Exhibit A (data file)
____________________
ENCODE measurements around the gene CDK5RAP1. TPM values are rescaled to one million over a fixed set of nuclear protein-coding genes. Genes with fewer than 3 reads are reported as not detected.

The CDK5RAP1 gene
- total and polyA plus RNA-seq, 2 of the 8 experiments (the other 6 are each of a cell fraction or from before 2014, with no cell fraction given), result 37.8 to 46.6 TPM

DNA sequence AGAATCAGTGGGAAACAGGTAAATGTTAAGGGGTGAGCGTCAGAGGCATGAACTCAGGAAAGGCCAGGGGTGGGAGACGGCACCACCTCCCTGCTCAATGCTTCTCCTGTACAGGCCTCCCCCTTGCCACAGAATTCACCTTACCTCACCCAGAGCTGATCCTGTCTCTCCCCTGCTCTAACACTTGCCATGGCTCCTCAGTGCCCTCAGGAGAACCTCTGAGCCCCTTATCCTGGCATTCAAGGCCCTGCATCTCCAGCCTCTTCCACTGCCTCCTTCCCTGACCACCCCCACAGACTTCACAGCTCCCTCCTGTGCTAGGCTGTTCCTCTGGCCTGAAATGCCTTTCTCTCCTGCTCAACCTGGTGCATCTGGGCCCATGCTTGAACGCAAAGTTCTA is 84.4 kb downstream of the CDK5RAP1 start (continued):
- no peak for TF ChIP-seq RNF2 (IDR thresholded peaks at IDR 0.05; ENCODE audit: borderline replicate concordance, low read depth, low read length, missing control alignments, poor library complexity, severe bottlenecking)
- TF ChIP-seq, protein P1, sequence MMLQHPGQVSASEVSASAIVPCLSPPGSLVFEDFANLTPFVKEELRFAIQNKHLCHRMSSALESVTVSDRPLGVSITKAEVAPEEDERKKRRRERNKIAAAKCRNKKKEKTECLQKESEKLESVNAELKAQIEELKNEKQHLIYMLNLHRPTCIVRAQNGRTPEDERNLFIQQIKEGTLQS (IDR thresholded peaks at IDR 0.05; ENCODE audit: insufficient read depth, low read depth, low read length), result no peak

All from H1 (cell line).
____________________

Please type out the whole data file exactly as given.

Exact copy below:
ENCODE measurements around the gene CDK5RAP1. TPM values are rescaled to one million over a fixed set of nuclear protein-coding genes. Genes with fewer than 3 reads are reported as not detected.

The CDK5RAP1 gene
- total and polyA plus RNA-seq, 2 of the 8 experiments (the other 6 are each of a cell fraction or from before 2014, with no cell fraction given), result 37.8 to 46.6 TPM

DNA sequence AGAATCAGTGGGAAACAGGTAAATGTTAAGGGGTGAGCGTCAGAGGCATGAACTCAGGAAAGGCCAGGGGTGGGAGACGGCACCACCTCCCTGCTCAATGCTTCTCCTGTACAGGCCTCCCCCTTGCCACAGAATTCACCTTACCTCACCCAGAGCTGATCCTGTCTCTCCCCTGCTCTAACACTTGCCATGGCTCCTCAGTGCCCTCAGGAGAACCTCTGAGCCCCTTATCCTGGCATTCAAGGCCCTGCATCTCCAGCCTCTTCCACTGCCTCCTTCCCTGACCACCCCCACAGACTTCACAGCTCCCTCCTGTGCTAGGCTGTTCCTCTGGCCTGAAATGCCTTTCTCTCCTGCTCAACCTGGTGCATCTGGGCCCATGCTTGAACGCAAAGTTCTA is 84.4 kb downstream of the CDK5RAP1 start (continued):
- no peak for TF ChIP-seq RNF2 (IDR thresholded peaks at IDR 0.05; ENCODE audit: borderline replicate concordance, low read depth, low read length, missing control alignments, poor library complexity, severe bottlenecking)
- TF ChIP-seq, protein P1, sequence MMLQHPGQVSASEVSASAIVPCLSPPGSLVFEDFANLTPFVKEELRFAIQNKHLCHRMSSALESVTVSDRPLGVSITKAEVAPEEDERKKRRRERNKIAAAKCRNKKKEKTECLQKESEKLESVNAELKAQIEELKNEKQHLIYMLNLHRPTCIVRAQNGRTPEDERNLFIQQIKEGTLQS (IDR thresholded peaks at IDR 0.05; ENCODE audit: insufficient read depth, low read depth, low read length), result no peak

All from H1 (cell line).